Last time you’ll remember, I provided a recap of sales counts for single family homes in the three neighborhoods of the Island City, as well as in nine additional nearby neighborhoods of interest to you, my loyal readers. This time we will look at pricing, compared with both last year and two years ago.
In other words, it’s time to show you the money.
After all, things have quieted down a bit, the winter folk have fled to Rehoboth, Fire Island and Ptown, and we can assess what has happened in yet another season.
The chart included here shows all the details. And while I doubt all Hell will break loose when you look at the numbers, they are indeed a bit eye opening. Let me point out a few things to you.
The average increase across the 12 neighborhoods compared with last year was nine percent, versus an 11-percent year-over-year change in the first quarter of 2017. A slight slowing yes, but a slowing still. As I noted in the Yearbook and in several other places (including conversations with the chief economist of Florida Realtors), we cannot expect prices to increase at double digit annual rates forever (as much as Realtors (and those who already own property) might like them to.)
Second, more of the neighborhoods are having single-digit increases, or even slight declines, in pricing. Pricing momentum is definitely slowing.
Finally, just as I noted last time and in many other contexts over the years, you have got to be very specific when you discuss trends in South Florida real estate. County, city, even zip code, don’t tell you what you need to know. (Examples: Do you mean houses or condos? Waterfront or non-waterfront? Ocean access, or fixed bridges?)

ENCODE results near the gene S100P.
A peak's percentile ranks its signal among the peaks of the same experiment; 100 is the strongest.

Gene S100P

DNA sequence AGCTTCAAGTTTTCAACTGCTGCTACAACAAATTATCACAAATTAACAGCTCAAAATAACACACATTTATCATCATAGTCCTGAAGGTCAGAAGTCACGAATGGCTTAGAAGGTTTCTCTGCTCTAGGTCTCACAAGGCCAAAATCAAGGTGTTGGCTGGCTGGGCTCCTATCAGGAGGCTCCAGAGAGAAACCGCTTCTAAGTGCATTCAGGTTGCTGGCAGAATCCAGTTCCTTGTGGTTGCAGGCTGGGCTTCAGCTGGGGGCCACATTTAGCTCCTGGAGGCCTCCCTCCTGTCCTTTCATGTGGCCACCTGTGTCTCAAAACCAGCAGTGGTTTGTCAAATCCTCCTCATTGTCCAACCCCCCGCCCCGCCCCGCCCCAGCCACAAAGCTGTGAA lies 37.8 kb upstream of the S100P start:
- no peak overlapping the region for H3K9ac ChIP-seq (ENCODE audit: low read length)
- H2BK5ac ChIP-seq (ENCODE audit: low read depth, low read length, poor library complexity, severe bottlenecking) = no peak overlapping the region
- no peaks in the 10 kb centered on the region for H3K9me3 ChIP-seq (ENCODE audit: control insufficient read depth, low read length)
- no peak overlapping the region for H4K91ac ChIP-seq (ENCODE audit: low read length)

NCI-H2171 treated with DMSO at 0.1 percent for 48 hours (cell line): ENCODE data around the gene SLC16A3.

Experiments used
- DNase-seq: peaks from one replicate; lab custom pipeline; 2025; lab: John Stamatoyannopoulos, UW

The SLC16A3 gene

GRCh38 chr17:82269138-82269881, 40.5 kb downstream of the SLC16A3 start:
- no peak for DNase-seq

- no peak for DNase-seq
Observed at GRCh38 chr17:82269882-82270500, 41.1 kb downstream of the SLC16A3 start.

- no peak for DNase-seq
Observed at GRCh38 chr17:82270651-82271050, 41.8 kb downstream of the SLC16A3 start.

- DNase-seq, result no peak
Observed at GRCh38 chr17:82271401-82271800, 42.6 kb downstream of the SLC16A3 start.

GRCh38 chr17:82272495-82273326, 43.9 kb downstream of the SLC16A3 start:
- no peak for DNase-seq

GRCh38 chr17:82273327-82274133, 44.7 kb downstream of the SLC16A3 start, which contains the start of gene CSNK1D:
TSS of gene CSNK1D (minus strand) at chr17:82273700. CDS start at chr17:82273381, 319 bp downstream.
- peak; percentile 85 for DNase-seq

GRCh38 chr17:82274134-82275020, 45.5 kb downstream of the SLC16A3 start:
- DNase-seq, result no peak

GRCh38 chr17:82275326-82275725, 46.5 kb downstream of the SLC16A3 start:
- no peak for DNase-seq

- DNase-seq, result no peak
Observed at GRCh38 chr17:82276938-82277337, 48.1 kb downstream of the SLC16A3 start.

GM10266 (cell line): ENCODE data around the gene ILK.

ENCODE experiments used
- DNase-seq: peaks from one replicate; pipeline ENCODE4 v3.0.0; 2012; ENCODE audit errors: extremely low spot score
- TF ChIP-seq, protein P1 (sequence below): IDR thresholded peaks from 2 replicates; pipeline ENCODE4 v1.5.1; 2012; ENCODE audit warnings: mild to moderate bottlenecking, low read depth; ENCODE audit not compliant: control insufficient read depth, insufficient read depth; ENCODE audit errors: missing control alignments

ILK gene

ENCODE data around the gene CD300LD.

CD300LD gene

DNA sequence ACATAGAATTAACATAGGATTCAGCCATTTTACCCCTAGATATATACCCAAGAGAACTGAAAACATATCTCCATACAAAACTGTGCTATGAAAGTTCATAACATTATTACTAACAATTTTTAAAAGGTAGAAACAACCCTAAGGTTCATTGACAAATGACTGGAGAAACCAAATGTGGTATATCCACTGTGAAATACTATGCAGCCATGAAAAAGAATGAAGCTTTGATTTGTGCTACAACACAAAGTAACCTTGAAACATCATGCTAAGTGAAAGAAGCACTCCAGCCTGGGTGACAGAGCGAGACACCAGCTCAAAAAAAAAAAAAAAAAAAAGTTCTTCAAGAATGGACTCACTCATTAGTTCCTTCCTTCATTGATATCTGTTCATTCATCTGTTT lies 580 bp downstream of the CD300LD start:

Here we are concerned at the neighborhood level. And there is a wide variance among that nine-percent “average” increase. Some neighborhoods have gotten very “hot” (like Victoria Park, Middle River Terrace/Lake Ridge, and South Middle River), while others clearly lagged this season (Center and East Wilton, and Poinsettia Heights).
You’ve got to get at the detail. Even zip code won’t give it to you, not in a densely populated area like Broward County. Zip codes, after all, were designed for the convenience of the Post Office, not for economic analysis.
Still, a nine-percent “average” increase makes a lot of people around the area very happy. As for other neighborhoods, you can look to my blog at NewRealtyConcepts.com over the next few weeks to get more data. Or just text or email me and I’ll try to get you what you need.by